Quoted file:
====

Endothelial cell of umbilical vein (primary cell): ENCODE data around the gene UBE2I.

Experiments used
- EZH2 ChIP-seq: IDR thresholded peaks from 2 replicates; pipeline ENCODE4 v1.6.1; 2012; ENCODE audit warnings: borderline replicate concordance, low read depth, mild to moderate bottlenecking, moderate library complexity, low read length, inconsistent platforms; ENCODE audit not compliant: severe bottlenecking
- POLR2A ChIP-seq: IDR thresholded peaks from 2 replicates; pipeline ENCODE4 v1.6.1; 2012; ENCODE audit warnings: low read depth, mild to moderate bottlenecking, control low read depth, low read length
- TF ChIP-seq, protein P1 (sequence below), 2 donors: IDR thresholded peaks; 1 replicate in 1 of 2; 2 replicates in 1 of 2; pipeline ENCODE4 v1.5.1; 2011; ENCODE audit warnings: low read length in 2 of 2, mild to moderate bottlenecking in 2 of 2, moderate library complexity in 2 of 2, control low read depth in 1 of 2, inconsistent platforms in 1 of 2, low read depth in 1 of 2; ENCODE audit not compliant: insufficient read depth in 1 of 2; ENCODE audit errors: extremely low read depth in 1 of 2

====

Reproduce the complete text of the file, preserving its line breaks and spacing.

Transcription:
Endothelial cell of umbilical vein (primary cell): ENCODE data around the gene UBE2I.

Experiments used
- EZH2 ChIP-seq: IDR thresholded peaks from 2 replicates; pipeline ENCODE4 v1.6.1; 2012; ENCODE audit warnings: borderline replicate concordance, low read depth, mild to moderate bottlenecking, moderate library complexity, low read length, inconsistent platforms; ENCODE audit not compliant: severe bottlenecking
- POLR2A ChIP-seq: IDR thresholded peaks from 2 replicates; pipeline ENCODE4 v1.6.1; 2012; ENCODE audit warnings: low read depth, mild to moderate bottlenecking, control low read depth, low read length
- TF ChIP-seq, protein P1 (sequence below), 2 donors: IDR thresholded peaks; 1 replicate in 1 of 2; 2 replicates in 1 of 2; pipeline ENCODE4 v1.5.1; 2011; ENCODE audit warnings: low read length in 2 of 2, mild to moderate bottlenecking in 2 of 2, moderate library complexity in 2 of 2, control low read depth in 1 of 2, inconsistent platforms in 1 of 2, low read depth in 1 of 2; ENCODE audit not compliant: insufficient read depth in 1 of 2; ENCODE audit errors: extremely low read depth in 1 of 2